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lord of the flies

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Karli Postel Mrs. Benkert English H. Sec. 6 Nov. 2006 Analysis of Savagery "Kill the pig. Cut her throat. Spill her blood" (Golding 58). The chant of Jack and his hunters shows their initial savagery once arriving on the island. Jack began as a proper English boy, who was the leader of a choir group. Throughout his stay on the island, Jack evolves into a more savage creature: hunting and killing pigs, torturing them, and eventually murdering human beings. His sense of civility is lost with the longer he stays on the island. Jack becomes power corrupted and enjoys being in command. Through a series of hunts and the formation of a mask, Jack becomes more savage and allows himself to murder. After arriving on the island, Jack takes immediate control over his choir group and forces them to obey his rules. He wishes to be chief, but Ralph is voted in the position of power instead. ...read more.


The first three hunts show Jack's move from civility toward savagery, but he has not reached the full point of savagery yet. Therefore, some innocence still remains within Jack, showing that parts of his old life still remain. Over the next three hunts, Jack transforms into a complete savage: feeling no responsibility, guilt, or sense of morality. This change allows him to be able to murder without remorse or regret. In the fourth hunt, the boys attack and kill a sow. This hunt differs from the others in the way that the boys are no longer hunting for food, but for pleasure. Also, Jack and Roger not only kill the sow, but they torture her, taking satisfaction in her pain. During the fifth hunt, Simon is mocked, attacked, and murdered. It is an important event that shows the "unbridled impulses of the human heart" (Mueller 247). The sixth and final hunt is a search for Ralph. ...read more.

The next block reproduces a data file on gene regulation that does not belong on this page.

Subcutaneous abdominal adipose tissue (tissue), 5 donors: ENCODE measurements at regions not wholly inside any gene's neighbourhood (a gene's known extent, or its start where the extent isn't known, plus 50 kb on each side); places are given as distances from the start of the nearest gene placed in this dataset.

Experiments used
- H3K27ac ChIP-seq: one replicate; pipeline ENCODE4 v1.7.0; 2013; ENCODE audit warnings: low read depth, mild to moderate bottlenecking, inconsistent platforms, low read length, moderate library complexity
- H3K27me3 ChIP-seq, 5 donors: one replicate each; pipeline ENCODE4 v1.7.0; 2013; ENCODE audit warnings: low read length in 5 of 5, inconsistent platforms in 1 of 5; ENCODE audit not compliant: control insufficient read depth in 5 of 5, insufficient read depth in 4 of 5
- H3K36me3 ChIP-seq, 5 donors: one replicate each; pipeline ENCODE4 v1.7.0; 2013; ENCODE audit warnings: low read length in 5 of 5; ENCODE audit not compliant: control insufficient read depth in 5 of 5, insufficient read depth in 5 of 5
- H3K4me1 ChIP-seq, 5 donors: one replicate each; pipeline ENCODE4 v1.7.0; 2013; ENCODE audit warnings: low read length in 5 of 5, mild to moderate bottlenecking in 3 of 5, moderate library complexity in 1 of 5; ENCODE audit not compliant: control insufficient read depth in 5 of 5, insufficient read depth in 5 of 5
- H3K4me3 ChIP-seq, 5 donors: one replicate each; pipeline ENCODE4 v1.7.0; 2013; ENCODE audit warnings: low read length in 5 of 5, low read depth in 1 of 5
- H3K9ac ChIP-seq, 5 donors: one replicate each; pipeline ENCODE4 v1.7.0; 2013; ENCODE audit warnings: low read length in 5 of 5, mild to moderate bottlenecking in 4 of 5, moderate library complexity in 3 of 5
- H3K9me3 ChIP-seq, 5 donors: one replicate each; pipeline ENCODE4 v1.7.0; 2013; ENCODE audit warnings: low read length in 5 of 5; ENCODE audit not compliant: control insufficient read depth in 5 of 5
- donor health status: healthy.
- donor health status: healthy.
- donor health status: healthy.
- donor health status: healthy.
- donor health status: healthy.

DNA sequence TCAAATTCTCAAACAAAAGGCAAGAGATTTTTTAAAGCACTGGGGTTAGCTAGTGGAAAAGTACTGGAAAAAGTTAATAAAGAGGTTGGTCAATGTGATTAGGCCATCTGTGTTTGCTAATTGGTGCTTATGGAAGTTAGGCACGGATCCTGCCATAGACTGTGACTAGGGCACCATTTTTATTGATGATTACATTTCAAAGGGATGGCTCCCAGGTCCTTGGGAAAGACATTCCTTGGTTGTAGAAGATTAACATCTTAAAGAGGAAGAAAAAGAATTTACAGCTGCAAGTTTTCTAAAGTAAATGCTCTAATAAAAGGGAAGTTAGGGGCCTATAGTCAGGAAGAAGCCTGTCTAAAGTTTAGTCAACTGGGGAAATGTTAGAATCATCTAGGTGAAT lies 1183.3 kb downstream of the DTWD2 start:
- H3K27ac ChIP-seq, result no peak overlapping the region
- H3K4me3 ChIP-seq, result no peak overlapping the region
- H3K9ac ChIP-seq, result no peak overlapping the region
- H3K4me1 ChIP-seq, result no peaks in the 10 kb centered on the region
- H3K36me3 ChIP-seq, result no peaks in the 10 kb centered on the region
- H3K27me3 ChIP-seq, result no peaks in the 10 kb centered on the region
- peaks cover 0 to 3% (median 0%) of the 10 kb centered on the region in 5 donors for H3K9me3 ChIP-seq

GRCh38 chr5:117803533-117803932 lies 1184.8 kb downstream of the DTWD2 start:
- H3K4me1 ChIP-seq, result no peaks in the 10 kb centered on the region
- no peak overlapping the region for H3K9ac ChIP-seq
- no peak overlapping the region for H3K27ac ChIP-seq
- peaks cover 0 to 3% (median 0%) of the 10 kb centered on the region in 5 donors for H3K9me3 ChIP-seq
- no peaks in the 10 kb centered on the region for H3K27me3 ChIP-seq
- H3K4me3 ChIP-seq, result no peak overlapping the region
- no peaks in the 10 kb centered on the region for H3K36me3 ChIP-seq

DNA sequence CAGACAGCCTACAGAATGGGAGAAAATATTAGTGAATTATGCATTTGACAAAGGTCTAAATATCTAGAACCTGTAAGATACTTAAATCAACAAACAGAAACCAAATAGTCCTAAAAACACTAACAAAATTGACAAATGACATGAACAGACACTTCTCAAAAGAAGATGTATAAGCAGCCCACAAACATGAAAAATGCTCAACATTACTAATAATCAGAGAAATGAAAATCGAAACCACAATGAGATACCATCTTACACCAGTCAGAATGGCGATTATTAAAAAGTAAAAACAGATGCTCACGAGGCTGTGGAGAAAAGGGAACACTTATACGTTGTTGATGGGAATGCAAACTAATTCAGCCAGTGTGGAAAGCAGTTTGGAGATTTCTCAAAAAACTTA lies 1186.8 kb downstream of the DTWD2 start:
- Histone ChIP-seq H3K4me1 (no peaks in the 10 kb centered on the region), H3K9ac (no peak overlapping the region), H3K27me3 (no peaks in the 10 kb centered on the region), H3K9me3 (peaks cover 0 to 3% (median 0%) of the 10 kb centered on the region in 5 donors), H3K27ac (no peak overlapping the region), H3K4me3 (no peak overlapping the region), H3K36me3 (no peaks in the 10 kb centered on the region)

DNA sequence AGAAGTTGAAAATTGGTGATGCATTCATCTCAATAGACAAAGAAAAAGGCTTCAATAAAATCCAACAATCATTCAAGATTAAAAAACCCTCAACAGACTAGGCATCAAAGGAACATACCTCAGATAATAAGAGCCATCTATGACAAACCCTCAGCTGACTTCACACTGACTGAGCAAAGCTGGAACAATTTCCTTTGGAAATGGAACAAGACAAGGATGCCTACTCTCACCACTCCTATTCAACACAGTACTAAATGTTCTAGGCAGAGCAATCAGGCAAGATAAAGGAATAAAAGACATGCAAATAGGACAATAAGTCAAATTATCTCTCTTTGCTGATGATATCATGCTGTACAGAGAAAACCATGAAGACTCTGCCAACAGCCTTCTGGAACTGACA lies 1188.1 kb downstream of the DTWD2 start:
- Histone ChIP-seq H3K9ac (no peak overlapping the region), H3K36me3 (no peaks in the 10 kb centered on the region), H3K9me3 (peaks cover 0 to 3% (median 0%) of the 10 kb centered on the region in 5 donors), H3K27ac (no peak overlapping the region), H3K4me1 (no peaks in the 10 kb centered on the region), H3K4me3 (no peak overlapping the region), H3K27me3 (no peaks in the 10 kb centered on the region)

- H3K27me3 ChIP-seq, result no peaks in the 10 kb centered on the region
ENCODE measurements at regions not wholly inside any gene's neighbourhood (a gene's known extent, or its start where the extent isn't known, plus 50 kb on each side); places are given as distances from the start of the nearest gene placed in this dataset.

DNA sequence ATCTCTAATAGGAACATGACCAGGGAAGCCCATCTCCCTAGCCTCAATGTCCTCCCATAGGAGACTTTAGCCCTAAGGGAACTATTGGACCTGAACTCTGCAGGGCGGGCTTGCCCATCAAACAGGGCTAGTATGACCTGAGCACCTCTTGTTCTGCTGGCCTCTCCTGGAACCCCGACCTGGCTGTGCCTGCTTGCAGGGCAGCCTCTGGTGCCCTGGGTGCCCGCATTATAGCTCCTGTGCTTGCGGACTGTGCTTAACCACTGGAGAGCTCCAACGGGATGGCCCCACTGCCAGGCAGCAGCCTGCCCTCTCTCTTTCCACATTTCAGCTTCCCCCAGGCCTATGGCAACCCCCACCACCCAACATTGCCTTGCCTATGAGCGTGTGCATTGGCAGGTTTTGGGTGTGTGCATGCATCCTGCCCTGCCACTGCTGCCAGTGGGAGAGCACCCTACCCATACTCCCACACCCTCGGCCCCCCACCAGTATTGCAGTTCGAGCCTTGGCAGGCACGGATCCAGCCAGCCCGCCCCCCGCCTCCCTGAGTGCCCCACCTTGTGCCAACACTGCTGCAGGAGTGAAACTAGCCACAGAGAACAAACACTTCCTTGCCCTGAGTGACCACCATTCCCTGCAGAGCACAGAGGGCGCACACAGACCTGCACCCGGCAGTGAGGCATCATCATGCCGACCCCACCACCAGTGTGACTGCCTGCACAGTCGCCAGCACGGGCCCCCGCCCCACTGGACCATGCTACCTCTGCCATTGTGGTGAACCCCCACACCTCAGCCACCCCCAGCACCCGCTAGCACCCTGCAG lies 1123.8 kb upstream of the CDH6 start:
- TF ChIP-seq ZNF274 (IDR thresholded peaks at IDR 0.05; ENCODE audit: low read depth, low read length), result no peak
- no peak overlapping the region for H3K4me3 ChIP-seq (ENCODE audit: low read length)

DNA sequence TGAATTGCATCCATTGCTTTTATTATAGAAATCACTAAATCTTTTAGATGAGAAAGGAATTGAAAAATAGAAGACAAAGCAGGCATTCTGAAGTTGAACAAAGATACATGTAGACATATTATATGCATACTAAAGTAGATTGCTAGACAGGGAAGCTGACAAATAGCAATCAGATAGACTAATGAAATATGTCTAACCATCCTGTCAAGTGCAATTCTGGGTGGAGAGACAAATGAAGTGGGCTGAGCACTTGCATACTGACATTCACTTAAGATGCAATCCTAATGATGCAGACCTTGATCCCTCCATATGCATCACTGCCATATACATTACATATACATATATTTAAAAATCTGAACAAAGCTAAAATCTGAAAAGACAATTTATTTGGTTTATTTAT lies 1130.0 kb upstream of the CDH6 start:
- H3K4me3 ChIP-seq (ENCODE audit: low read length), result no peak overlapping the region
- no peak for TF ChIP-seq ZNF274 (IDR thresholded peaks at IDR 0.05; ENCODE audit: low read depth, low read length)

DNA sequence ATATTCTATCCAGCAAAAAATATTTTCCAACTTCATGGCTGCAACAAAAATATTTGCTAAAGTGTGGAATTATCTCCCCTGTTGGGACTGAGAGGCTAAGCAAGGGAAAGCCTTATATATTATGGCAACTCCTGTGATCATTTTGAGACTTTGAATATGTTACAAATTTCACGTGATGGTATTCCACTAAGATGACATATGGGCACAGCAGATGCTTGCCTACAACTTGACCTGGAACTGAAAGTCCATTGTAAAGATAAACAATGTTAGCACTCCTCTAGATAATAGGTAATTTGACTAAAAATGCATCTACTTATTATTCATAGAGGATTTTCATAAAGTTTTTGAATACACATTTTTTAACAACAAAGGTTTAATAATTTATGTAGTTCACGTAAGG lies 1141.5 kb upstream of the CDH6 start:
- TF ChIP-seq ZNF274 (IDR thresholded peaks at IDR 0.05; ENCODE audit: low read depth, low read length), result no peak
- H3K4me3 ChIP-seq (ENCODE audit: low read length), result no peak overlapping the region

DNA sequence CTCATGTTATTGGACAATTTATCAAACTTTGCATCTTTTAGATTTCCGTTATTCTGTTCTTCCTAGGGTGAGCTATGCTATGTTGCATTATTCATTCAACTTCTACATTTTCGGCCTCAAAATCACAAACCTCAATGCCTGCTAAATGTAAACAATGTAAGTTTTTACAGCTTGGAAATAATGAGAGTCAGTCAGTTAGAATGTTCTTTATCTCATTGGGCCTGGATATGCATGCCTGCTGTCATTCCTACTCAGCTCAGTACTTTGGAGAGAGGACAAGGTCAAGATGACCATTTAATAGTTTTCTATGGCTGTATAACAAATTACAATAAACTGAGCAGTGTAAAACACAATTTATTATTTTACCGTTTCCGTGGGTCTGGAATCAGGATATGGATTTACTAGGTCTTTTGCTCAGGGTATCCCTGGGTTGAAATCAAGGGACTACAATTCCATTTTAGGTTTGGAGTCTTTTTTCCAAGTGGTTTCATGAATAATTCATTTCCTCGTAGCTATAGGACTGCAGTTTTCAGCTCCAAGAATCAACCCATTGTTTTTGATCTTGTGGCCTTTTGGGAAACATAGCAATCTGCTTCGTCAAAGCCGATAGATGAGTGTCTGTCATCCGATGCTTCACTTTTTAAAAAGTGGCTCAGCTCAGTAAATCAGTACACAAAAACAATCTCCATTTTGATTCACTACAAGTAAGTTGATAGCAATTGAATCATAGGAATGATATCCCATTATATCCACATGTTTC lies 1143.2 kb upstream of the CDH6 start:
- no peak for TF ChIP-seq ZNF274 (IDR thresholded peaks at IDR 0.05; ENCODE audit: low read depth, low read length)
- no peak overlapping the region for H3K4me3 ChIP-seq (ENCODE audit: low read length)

The mask allowed Jack and the boys to be savage without regret or repentance. It "compelled them" (Golding 53) to do actions that they would not have done in society. Jack's mask allowed for him and the other boys to turn savage and hide their fears and insecurities. Over the series of six hunts, Jack becomes increasingly more savage. At the beginning of the novel, Jack's innocence and civility are shown through his actions, such as his refraining from killing the piglet. He undertakes a transformation over the next few hunts allowing him to become infatuated with blood. He next creates a mask to hide the old, civil Jack behind and let the new savage, carefree person he has become show. The last three hunts provide the reader with real insight into how the boys have lost their sense of society and rules. Jack and the boys have crossed over into savagery, allowing them to commit terrible acts, including murder. Golding's novel shows the desires of the human heart when left with no form of society or government. ?? ?? ?? ?? Postel 1 ...read more.

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